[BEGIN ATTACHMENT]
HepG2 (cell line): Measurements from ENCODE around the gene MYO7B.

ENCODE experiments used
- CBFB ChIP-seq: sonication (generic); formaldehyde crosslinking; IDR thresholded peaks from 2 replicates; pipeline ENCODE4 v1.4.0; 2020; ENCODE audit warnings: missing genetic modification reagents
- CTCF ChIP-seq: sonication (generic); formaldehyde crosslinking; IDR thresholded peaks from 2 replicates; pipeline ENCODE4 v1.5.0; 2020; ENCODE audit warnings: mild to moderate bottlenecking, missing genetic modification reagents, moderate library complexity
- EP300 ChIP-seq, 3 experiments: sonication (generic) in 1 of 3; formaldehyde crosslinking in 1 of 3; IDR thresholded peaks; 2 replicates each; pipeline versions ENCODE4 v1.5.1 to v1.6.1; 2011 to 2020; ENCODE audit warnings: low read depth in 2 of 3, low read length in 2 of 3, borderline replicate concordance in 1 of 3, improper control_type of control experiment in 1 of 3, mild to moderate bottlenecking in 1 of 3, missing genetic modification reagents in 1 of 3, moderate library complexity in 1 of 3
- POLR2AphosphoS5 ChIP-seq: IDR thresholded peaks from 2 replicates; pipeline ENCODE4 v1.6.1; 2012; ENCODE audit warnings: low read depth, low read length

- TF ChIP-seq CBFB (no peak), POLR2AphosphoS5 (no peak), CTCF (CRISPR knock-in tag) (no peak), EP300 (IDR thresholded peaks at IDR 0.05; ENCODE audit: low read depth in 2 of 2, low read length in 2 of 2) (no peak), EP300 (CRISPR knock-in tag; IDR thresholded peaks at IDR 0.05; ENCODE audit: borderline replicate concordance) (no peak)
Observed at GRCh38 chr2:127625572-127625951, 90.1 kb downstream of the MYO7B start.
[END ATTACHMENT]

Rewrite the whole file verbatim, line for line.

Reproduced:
HepG2 (cell line): Measurements from ENCODE around the gene MYO7B.

ENCODE experiments used
- CBFB ChIP-seq: sonication (generic); formaldehyde crosslinking; IDR thresholded peaks from 2 replicates; pipeline ENCODE4 v1.4.0; 2020; ENCODE audit warnings: missing genetic modification reagents
- CTCF ChIP-seq: sonication (generic); formaldehyde crosslinking; IDR thresholded peaks from 2 replicates; pipeline ENCODE4 v1.5.0; 2020; ENCODE audit warnings: mild to moderate bottlenecking, missing genetic modification reagents, moderate library complexity
- EP300 ChIP-seq, 3 experiments: sonication (generic) in 1 of 3; formaldehyde crosslinking in 1 of 3; IDR thresholded peaks; 2 replicates each; pipeline versions ENCODE4 v1.5.1 to v1.6.1; 2011 to 2020; ENCODE audit warnings: low read depth in 2 of 3, low read length in 2 of 3, borderline replicate concordance in 1 of 3, improper control_type of control experiment in 1 of 3, mild to moderate bottlenecking in 1 of 3, missing genetic modification reagents in 1 of 3, moderate library complexity in 1 of 3
- POLR2AphosphoS5 ChIP-seq: IDR thresholded peaks from 2 replicates; pipeline ENCODE4 v1.6.1; 2012; ENCODE audit warnings: low read depth, low read length

- TF ChIP-seq CBFB (no peak), POLR2AphosphoS5 (no peak), CTCF (CRISPR knock-in tag) (no peak), EP300 (IDR thresholded peaks at IDR 0.05; ENCODE audit: low read depth in 2 of 2, low read length in 2 of 2) (no peak), EP300 (CRISPR knock-in tag; IDR thresholded peaks at IDR 0.05; ENCODE audit: borderline replicate concordance) (no peak)
Observed at GRCh38 chr2:127625572-127625951, 90.1 kb downstream of the MYO7B start.